– en vänbok till Inga Carlman
Society’s steering systems
– a Friend book to Inga Carlman
Danielski, I. 2016. Energy performance of residential buildings design. Pages 177-186 in E. Grönlund & A.
Longueville (eds.): Society’s steering systems – a Friend
book to Inga Carlman. Mid Sweden University, Öster-
Avd. Ekoteknik och hållbart byggande Akademigatan 1
83125 Östersund www.miun.se
Samhällets styrsystem – en vänbok till Inga Carlman Erik Grönlund
Anna Longueville (red.)
© Författarna 2016 ISBN 978-91-88025-97-5
Omslagsfoton: Staffan Westerlund, Erik Grönlund
Mid Sweden University
Dept. of Ecotechnology and Sustainable Building Engineering Akademigatan 1
SE-83125 Östersund SWEDEN
Society’s steering systems – a Friend book to Inga Carlman Erik Grönlund
Anna Longueville (eds.)
© The Authors, 2016 ISBN 978-91-88025-97-5
Cover photos: Staffan Westerlund, Erik Grönlund
Department of Ecotechnology and Sustainable Building Engineering, Mid Sweden University, Sweden
Itai Danielski is a senior lecturer and researcher in the Department of Ecotechnology and Sustainable Building Engineering at Mid Sweden University. His background is within the field of material technology, building technology, energy technology and hold a Ph.D. in environmental science. His research is mainly within the field of integrated environmental assessment, with focus on the relation between the building sector, energy sector and the environment.
“I first med Inga Carlman when I started my doctoral studies in 2009. At the time, Inga was
a professor in the Department of Ecotechnology and Sustainable Building Engineering. After
my main supervisor has left the University, Inga took his role and make sure that my studies
would not be affected. She was both a mentor and a colleague. Her contribution to my doctoral
dissertation are highly appreciated and her signature is apparent in the entire text.”
Energy performance of residential buildings design
Ph.D. Itai Danielski The Department of Ecotechnology and Sustainable Building Engineering
Mid Sweden University
Through the history of civilization, humans have built shelters to practice their social activities, while having protection against weather, wild animals, and other human beings. Over the course of time, vernacular dwellings have evolved to respond to climate challenges, available materials and cultural expectations in a given location.
Such buildings include, e.g. the adobe house, the Inuit igloos in Greenland, and the open courtyard building design.
Since the start of the postmodern architecture, in the middle of the 20th century, new technologies, new materials, and changes in societal structures have changed the way buildings have been designed and constructed. Modern lifestyle become more dependent on energy. For example Heating, Ventilation and Air Conditioning systems (HVAC) in buildings became widely used to improve indoor comfort. After the oil-supply crises in the middle of the 1970s, the connection between building design and the environment changed from just providing sufficient thermal comfort to promoting energy efficiency due to the awareness of the fact that natural resources are limited. That was the start of the sustainable architecture movement.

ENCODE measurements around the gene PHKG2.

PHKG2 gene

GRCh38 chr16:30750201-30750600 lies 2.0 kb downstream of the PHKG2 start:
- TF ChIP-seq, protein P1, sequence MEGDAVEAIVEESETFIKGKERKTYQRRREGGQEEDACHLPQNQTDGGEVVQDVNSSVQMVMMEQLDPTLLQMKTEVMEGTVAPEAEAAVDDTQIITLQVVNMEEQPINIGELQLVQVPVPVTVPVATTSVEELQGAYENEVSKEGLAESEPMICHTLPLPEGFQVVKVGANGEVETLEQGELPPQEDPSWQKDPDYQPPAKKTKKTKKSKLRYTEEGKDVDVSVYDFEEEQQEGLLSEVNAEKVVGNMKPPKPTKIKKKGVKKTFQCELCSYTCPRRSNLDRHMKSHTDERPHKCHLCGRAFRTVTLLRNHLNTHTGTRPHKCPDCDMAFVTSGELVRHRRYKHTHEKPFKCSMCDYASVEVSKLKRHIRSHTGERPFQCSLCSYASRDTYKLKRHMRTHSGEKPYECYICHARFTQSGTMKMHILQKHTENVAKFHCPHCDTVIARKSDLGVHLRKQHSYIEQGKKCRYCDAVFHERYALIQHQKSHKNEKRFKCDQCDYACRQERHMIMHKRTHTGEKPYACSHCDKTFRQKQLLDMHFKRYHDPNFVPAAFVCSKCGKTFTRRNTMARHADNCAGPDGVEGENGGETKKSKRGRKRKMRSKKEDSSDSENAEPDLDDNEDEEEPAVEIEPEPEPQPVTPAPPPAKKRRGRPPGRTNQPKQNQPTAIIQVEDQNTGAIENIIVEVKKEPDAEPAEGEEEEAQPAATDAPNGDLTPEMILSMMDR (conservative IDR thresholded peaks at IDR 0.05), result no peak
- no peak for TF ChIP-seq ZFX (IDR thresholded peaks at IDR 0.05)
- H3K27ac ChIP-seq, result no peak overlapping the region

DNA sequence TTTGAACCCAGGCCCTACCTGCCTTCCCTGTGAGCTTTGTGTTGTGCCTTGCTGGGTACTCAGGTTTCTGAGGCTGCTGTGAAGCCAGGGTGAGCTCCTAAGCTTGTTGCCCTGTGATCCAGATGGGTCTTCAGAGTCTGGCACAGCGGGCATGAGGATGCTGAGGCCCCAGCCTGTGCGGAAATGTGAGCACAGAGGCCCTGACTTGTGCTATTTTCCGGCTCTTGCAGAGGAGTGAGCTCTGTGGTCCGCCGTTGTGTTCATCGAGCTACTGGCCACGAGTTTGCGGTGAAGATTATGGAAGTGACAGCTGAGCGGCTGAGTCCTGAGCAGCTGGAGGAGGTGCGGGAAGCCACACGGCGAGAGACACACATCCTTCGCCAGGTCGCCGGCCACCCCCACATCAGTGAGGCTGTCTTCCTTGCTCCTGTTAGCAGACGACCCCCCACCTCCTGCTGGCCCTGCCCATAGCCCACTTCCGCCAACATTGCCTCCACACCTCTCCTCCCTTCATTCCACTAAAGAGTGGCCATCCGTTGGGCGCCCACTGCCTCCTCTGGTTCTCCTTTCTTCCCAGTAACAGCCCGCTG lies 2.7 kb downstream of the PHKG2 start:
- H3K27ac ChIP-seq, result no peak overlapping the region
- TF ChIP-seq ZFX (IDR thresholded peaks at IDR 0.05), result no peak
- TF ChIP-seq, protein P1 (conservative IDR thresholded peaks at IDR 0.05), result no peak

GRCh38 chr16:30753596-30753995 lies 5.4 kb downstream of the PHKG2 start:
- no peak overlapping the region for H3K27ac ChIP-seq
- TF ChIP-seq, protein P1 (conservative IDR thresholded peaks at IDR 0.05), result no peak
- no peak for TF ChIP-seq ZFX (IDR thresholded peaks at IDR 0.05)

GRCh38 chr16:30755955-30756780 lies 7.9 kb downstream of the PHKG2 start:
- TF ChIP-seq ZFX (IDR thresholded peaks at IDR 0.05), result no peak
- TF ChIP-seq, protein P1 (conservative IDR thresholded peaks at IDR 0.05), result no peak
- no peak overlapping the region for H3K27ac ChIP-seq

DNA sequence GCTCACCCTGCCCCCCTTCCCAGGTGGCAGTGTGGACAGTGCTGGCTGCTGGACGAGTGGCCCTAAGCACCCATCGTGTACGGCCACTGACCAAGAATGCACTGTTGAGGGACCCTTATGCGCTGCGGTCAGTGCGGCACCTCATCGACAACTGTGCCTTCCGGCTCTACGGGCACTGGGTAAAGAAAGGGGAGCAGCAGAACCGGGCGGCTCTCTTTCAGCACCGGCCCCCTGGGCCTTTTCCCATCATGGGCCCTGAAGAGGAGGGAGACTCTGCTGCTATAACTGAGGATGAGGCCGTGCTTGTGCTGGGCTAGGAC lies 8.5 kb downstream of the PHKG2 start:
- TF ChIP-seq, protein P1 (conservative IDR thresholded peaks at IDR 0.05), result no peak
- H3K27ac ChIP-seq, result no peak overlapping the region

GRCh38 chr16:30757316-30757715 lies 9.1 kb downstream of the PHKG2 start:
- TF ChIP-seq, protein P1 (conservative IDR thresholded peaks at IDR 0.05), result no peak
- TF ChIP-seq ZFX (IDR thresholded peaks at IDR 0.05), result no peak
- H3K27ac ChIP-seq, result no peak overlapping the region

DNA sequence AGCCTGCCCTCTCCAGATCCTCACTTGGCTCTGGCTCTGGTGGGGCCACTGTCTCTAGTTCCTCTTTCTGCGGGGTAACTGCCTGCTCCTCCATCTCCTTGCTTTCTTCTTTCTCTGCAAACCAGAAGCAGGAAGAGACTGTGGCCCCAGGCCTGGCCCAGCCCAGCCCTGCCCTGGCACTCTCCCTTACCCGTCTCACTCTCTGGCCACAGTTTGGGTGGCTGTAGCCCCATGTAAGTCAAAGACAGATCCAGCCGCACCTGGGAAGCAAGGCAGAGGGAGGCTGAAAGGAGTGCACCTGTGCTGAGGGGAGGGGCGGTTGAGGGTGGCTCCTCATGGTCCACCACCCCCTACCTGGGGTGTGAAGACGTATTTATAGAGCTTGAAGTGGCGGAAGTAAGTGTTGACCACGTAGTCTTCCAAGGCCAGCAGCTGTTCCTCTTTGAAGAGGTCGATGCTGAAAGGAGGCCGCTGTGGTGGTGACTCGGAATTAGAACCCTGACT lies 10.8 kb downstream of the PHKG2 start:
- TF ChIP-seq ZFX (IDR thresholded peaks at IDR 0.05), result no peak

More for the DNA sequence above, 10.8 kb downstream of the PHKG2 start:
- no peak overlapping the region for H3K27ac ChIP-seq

It was during this time building regulations in many countries started to include aspects of energy efficiency. This chapter will discuss two aspects of building design and their effect on the overall energy efficiency of the building: the interior building design and the exterior building design.
Interior building design
The specific final energy demand is widely used as an indicator for energy efficiency in buildings as it makes it possible to compare energy efficiency among buildings with different sizes. It is defined as the ratio between the total final energy demand of a building during one year of operation to its total floor area. However, the measured floor area of a building can vary by 20% depending on its definition .
In Sweden, the “floor area” is defined by the National Board of Housing, Building and
Planning (Boverket)  and is measured according to the SS 021054 standard . The
Swedish definition is equivalent to the European “overall internal dimension” ,
with the exception that it excludes areas with indoor temperature that is lower than
10ºC during the heating season. The reason is that such low-heated areas will reduce
the value of the specific final energy demand , and thus may misrepresent the
energy efficiency of the building in comparison to other buildings.
Figure 1. Five different designs of existing multi-storey apartment buildings.
In multi-storey apartment buildings the definition of “floor area” can be divided further into three types of sub-areas: apartment areas, common areas and commercial areas. The specific final energy demand of a building is the weighted arithmetic average of the specific final energy demand of its sub-areas. Common areas are all the areas within a building’s thermal envelope that are not within the apartments, e.g. corridors, staircases basements, etc. Commercial areas can include, for example offices and small shops.